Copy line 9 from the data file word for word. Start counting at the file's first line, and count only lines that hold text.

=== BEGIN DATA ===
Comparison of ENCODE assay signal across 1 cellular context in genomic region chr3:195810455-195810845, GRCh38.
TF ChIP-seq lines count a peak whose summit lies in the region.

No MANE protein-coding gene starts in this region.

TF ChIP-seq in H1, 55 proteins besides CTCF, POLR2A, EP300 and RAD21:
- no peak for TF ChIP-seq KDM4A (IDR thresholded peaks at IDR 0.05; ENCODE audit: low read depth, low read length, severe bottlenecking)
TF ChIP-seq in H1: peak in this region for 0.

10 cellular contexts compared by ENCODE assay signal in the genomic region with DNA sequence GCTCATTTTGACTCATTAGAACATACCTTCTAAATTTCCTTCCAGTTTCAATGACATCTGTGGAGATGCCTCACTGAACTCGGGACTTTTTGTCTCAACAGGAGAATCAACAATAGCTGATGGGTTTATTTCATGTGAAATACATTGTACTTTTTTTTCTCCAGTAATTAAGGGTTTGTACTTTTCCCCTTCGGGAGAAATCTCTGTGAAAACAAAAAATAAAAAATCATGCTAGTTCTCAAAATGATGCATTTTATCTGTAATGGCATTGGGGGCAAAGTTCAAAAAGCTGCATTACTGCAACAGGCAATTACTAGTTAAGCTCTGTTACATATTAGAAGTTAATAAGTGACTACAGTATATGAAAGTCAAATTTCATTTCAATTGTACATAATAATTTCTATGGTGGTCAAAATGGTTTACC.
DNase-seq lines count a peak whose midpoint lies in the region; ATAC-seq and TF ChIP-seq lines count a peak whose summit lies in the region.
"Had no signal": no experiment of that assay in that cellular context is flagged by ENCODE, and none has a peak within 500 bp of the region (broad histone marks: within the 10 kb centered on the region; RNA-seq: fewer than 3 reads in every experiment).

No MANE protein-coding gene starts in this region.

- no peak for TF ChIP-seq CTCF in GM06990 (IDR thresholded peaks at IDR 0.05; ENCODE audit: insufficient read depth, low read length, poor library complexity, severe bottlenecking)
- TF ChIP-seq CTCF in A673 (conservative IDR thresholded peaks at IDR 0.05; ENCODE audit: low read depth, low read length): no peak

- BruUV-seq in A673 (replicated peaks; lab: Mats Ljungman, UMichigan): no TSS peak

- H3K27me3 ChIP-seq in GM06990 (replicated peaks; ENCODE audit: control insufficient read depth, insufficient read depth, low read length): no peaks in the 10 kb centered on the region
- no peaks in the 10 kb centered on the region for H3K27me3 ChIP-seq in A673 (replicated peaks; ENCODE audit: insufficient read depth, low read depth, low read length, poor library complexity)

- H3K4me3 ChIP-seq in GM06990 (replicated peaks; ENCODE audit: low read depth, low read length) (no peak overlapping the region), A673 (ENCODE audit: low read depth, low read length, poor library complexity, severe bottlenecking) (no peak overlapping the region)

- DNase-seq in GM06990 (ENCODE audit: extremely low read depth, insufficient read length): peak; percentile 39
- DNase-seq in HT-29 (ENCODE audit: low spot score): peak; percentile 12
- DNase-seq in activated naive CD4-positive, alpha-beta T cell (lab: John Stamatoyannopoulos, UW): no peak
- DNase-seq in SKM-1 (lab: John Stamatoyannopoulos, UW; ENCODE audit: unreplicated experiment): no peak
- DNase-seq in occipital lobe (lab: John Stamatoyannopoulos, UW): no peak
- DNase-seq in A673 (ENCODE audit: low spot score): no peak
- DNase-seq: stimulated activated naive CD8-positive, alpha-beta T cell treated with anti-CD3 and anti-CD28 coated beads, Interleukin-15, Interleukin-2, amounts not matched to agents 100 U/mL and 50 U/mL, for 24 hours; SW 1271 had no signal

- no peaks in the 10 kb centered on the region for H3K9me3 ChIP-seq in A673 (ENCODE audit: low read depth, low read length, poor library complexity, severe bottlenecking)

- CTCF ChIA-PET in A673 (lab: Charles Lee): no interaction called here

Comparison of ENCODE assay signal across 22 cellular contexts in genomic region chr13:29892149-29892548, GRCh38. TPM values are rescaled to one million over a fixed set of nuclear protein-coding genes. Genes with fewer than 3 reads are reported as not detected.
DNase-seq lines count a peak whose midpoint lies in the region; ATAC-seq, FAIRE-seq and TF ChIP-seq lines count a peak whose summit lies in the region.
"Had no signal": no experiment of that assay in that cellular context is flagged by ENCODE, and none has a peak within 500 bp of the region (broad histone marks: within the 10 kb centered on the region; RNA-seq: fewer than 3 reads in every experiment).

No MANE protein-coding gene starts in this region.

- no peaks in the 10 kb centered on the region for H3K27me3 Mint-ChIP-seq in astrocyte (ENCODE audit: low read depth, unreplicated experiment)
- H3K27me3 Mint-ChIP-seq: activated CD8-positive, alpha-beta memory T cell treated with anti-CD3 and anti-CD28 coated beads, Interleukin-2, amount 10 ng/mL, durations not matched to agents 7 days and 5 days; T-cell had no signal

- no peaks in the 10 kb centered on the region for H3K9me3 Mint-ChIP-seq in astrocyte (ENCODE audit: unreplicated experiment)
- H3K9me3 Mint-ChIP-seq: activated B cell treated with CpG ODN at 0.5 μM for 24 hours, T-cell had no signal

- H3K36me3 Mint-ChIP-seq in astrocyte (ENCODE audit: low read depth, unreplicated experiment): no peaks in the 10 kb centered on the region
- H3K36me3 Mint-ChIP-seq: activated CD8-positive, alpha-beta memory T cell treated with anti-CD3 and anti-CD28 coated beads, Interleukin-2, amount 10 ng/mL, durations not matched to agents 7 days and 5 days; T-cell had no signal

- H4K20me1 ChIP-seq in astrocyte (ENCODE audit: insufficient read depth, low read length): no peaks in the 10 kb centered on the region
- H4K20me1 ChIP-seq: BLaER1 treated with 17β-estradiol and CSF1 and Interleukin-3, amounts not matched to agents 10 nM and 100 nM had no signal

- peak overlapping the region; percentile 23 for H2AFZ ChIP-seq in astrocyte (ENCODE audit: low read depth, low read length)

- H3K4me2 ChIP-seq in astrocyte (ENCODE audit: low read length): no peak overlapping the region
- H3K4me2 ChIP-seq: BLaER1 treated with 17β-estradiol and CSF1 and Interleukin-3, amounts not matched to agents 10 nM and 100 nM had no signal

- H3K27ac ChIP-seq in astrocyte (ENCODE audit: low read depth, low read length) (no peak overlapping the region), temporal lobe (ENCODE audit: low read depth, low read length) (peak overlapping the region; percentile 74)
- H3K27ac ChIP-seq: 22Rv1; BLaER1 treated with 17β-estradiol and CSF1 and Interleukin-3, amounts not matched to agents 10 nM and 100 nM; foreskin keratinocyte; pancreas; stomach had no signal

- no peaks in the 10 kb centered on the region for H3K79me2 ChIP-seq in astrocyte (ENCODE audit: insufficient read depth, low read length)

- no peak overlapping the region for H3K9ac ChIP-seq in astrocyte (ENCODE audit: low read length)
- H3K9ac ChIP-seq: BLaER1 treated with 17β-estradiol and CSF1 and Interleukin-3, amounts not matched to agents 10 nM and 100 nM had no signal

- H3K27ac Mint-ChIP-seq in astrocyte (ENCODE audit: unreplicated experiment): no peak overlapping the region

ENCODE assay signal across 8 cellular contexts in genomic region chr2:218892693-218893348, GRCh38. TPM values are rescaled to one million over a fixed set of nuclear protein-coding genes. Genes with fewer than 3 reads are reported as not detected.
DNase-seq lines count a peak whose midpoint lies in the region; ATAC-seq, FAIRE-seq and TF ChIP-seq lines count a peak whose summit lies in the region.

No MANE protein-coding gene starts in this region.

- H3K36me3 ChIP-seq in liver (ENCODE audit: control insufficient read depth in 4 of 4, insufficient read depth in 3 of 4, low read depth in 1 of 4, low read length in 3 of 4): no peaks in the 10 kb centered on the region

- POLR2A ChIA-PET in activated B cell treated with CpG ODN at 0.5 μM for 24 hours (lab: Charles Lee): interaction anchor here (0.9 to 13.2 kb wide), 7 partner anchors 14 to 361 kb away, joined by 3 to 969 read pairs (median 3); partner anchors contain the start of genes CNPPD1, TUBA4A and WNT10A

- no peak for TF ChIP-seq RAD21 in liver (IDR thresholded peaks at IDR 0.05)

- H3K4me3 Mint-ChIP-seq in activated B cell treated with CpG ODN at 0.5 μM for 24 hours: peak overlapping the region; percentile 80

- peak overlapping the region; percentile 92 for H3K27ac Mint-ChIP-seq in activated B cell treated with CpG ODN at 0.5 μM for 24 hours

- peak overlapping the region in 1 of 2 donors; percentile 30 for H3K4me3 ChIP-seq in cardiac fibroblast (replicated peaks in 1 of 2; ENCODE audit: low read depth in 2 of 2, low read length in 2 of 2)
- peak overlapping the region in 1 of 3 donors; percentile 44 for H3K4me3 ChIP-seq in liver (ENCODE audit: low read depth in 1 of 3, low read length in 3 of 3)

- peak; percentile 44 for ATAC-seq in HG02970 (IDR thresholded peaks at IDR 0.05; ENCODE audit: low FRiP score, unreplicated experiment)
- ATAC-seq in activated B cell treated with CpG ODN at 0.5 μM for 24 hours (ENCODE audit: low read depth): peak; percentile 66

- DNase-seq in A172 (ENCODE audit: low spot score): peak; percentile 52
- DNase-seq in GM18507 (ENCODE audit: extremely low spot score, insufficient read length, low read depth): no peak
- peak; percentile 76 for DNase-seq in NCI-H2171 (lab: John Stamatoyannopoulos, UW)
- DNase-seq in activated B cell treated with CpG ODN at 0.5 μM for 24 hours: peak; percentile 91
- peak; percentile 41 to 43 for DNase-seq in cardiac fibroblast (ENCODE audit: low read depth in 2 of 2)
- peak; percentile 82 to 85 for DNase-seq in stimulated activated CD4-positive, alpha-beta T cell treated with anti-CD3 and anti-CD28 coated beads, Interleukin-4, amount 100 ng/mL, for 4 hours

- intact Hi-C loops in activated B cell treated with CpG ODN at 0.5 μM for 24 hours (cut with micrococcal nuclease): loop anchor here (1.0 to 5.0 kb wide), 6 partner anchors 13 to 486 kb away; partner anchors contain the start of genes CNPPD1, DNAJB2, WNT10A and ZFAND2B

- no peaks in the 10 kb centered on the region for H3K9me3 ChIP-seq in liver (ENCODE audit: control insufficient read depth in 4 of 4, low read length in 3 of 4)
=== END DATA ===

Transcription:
"Had no signal": no experiment of that assay in that cellular context is flagged by ENCODE, and none has a peak within 500 bp of the region (broad histone marks: within the 10 kb centered on the region; RNA-seq: fewer than 3 reads in every experiment).